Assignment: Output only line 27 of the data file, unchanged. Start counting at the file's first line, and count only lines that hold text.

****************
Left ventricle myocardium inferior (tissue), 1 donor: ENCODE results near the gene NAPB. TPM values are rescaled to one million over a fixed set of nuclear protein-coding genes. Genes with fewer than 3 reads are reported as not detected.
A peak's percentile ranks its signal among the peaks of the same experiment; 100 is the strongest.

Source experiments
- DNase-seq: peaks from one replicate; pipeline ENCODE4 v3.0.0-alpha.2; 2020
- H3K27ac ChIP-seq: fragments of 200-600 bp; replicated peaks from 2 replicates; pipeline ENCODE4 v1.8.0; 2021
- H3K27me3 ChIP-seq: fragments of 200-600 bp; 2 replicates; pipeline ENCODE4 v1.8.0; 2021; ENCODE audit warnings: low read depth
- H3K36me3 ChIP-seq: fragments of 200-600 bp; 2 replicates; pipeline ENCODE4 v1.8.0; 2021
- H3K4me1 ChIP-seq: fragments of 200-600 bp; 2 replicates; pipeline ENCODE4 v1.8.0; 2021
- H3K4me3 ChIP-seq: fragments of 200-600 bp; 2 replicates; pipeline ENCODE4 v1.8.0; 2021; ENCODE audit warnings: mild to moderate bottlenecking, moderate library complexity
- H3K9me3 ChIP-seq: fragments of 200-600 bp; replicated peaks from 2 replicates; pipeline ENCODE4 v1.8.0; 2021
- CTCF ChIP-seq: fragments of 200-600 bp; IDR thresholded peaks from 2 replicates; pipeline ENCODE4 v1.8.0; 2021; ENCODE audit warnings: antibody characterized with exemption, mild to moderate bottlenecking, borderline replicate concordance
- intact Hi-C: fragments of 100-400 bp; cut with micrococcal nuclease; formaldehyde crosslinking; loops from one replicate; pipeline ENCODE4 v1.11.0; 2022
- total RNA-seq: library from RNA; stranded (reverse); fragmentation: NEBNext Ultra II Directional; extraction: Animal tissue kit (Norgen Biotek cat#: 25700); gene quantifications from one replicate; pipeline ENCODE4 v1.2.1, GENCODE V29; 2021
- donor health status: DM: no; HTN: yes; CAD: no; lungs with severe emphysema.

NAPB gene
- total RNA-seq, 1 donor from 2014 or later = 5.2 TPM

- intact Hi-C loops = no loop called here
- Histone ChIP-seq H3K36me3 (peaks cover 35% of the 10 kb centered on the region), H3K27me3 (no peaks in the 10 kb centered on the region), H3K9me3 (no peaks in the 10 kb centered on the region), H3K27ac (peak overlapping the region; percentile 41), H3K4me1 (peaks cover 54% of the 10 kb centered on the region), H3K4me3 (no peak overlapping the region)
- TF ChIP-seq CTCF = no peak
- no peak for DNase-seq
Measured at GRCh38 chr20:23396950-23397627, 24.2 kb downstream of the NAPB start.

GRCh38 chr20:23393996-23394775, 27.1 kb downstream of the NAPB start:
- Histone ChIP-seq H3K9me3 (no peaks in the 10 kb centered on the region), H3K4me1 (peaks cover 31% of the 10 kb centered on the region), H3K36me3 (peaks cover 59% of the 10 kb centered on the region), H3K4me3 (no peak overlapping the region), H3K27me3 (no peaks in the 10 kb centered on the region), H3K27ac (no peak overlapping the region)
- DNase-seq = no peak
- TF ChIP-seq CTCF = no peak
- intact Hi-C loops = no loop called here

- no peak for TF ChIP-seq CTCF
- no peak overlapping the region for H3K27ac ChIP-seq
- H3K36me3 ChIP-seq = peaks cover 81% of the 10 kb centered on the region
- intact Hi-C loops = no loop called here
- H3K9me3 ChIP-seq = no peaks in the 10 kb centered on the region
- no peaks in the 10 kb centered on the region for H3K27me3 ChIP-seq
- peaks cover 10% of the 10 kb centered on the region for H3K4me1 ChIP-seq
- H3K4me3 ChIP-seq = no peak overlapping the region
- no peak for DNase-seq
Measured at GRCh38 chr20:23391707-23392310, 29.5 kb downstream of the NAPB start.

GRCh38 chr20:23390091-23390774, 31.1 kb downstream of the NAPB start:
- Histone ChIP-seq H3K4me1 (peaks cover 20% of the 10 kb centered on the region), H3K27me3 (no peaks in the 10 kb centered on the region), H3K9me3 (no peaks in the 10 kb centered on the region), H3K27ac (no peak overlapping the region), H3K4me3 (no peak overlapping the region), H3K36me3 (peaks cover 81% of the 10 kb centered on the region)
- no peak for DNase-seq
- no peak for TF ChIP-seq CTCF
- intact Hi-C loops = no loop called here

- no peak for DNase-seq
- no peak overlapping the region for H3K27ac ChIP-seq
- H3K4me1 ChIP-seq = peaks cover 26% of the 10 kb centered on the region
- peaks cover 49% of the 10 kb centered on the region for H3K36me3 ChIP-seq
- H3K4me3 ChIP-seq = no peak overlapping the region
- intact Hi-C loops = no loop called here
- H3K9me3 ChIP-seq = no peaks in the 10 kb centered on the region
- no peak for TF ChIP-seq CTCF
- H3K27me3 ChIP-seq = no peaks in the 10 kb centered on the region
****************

- no peak for TF ChIP-seq CTCF